The geographical and historical dictionary of America and the West Indies [volume 1]
C H A
CHACTAW, a settlement and capital of the Indian district of this name in Louisiana, in which the French had a fort and establishment. (The Chactaws, or Flat-heads, are a powerful, hardy, subtle, and intrepid race of Indians, "vpho inhabit a very fine and extensive tract of hilly country, with large and fertile plains intervening, between the Alabama and Mississippi rivers, and in the w. part of the state of Georgia. This natioti had, not many years ago, 43 towns and villages, in three divisions, containing 12,123 souls, of which 4041 were fighting men. They are called by the traders Flat-heads, all the males having the fore and hind part of their skulls artificially flattened when young. These men, unlike the Muscogulges, are slovenly and negligent in every part of their dress, but otherwise are said to be ingenious, sensible, and virtuous men, bold and intrepid, yet quiet and peaceable. Some late travellers, however, have observed that they pay little attention to the most necessary rules of moral conduct, at least that unnatural crimes were too frequent among them. Dift'erent from most of the Indian nations bordering on the United States, they have large plantations or country farms, where they employ much of their time in agricultural improvements, after the manner of the Avhite people. Although their territories are not one-fburth so large as those of the Muscogulge confedraey, the number of inhabitants is greater. The Chactaws and Creeks are inveterate enemies* to each other. There are a considerable number of these Indians on the w. side of the Mississippi, who have not been home for several years. A bout 12 miles above the post at Oachcta on that river, there is a small village of them of about 30 men, who have lived there for several years, and made corn ; and likewise on Bayau Chico, in the n. part of the district of Appalousa, there is another village of them of about fifty men, who have been there for about nine years, and say they have the governor of
Louisiana’s permission to settle there. Besides these, there are rambling hunting parties of them to be met with all over Lower Louisiana. They are at war with the Caddoques, and liked by . neither red nor white people.)
(CHACTOOS, Indians of N. America, who live on Bayau Boeuf, about 10 miles to the s. of Bayau Rapide, on Red river, towards Appalousa ; a small, honest people ; are aborigines of the country where they live; of men about 30 ; diminishing; have their own peculiar tongue; speak Mobilian. The lands they claim on Bayau Bceuf are inferior to no part of Louisiana in depth and richness of soil, growth of timber, pleasantness of surface, and goodness of water.. The Bayau Bceuf falls into the Chaffeli, and discharges through Appalousa and Attakapa into Vermilion bay.)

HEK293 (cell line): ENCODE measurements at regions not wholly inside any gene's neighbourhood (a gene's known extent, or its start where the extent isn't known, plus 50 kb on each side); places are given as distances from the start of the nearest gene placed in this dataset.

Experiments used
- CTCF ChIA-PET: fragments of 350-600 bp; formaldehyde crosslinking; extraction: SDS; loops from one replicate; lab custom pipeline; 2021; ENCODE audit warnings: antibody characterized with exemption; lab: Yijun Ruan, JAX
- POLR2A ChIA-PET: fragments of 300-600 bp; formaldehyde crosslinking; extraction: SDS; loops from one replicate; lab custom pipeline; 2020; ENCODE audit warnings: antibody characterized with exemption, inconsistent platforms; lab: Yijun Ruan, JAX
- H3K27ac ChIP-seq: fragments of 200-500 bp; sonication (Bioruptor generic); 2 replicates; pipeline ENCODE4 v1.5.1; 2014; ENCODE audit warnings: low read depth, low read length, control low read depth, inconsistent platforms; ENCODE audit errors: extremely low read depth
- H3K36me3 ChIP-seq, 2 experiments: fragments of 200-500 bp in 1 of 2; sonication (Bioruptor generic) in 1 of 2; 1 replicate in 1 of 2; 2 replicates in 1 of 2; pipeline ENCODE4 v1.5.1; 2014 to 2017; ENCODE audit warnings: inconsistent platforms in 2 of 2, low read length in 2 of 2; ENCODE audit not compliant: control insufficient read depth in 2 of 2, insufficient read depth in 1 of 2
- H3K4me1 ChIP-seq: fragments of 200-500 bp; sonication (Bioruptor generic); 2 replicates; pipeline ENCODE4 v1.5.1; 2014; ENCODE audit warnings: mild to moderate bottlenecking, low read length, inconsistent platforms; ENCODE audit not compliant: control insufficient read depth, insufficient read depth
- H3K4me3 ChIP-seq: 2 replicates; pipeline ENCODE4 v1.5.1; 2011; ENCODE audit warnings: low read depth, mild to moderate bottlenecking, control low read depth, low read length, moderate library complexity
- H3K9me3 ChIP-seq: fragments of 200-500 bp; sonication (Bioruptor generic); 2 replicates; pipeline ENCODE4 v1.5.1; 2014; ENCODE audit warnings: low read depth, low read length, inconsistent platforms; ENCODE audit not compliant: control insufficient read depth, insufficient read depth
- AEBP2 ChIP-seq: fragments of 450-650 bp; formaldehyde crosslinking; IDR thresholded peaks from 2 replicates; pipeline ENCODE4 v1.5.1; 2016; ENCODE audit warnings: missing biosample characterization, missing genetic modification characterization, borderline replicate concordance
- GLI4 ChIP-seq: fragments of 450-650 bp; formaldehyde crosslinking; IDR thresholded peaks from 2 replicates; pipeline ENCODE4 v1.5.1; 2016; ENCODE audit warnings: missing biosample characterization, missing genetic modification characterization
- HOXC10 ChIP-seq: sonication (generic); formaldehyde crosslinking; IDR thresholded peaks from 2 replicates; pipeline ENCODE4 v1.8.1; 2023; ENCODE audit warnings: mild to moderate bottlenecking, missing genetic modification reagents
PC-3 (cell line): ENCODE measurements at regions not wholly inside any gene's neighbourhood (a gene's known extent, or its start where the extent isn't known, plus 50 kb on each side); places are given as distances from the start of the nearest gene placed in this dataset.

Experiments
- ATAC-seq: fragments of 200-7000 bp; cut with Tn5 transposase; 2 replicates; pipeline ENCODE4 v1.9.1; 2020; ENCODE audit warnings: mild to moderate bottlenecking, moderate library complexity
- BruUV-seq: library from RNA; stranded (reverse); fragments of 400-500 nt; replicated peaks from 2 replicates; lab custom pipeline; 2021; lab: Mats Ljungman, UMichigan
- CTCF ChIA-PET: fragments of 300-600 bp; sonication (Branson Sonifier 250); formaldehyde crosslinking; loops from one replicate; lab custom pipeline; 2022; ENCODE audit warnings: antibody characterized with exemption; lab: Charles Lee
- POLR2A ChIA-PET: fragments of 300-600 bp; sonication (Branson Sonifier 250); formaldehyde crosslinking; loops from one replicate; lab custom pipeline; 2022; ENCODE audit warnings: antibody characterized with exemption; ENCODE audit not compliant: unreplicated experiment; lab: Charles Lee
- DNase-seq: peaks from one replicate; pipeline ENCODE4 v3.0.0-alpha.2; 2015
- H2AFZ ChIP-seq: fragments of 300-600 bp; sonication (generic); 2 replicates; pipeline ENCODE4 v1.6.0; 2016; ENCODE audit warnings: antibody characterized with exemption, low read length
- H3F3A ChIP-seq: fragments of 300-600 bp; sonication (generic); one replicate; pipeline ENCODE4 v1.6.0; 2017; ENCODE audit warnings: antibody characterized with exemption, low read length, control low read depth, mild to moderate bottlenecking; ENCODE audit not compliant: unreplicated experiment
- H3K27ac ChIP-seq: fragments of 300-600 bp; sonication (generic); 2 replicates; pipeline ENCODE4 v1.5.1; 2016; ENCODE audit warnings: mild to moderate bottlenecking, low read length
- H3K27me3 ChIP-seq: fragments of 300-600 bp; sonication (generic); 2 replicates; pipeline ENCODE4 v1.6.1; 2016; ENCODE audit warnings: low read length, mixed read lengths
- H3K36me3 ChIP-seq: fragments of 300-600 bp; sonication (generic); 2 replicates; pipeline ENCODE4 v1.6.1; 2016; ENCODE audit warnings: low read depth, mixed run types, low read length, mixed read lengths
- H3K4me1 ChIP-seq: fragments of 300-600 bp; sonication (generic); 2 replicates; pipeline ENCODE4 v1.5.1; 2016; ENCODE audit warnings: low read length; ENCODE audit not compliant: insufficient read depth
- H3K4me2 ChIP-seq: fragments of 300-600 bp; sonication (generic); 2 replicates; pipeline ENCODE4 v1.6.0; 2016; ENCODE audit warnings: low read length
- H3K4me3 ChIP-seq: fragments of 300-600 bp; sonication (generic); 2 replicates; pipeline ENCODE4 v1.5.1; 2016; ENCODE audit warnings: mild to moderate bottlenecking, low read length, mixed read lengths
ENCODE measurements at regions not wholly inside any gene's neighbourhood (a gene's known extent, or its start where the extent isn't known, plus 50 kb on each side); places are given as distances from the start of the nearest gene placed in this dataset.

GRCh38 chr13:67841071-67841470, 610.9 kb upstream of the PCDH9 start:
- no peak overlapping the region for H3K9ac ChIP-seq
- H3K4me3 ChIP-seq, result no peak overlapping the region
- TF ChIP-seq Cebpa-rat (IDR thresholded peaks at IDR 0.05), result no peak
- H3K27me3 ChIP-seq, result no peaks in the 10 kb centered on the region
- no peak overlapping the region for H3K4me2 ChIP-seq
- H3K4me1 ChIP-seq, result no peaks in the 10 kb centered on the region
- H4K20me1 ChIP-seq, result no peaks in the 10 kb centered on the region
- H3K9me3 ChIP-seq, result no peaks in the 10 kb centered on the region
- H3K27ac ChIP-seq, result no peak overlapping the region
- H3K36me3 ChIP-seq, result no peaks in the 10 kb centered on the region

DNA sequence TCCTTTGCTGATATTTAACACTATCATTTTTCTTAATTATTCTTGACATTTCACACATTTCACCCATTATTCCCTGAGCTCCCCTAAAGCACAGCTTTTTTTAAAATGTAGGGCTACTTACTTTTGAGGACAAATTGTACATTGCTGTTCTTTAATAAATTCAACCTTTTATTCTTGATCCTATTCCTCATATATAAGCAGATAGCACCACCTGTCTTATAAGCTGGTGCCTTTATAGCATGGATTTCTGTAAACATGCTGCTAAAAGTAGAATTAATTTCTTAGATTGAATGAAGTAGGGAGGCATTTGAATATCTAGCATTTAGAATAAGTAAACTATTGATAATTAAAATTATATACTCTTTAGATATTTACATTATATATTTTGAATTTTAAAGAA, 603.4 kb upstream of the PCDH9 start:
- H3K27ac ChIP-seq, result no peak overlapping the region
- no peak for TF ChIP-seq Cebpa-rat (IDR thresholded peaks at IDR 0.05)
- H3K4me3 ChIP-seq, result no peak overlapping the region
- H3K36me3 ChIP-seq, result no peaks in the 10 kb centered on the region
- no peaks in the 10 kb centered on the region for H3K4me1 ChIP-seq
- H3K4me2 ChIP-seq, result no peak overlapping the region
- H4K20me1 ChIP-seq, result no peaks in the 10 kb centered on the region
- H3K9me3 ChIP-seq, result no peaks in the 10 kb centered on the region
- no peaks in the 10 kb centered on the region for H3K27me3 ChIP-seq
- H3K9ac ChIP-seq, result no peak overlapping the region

CHACURIES, a settlement of the jurisdiction of the city of Pedraga, in the Nuevo Reyno de Granada, is of the missions which were held there of the order of St. Domingo. It is but small, and its climate is hot.
(CHADBOURNE’S River, district of Maine, called by some Great Works river, about 30 miles from the mouth of the Bonnebeag pond, from which it flows. It is said to have taken its latter name from a mill with 18 saws, moved by one wheel, erected by one Lodors. But the project was soon laid aside. The former name is derived from Mr. Chadbourne, one of the first settlers,, who purchased the land on the mouth of it, of the natives, and whose posterity possess it at this day.)
CHAGRE, a large and navigable river of the province and government of Panamá in the kingdom of Tierra Firme, has its origin and source in the mountains near the valley of Pacora, and takes its course in various directions, making many windings, which are called randa/es, until it enters the N. sea. It is navigated by large vessels called chatas, (having no keels), up as far as the settlement of Cruces, where is the wharf for unlading, and the royal custom-houses ; the greater part of the commerce being conducted by this means, to avoid the obstacles occurring from a bad and rocky road from Portobeloto Panama. It has different forts for the defence of its entrance ; the first is the castle of its name, at the entrance or mouth ; the second is that of Gatun, situate upon a long strip of land formed by a river of this name ; and the third is that of Trinidad, situate in a simb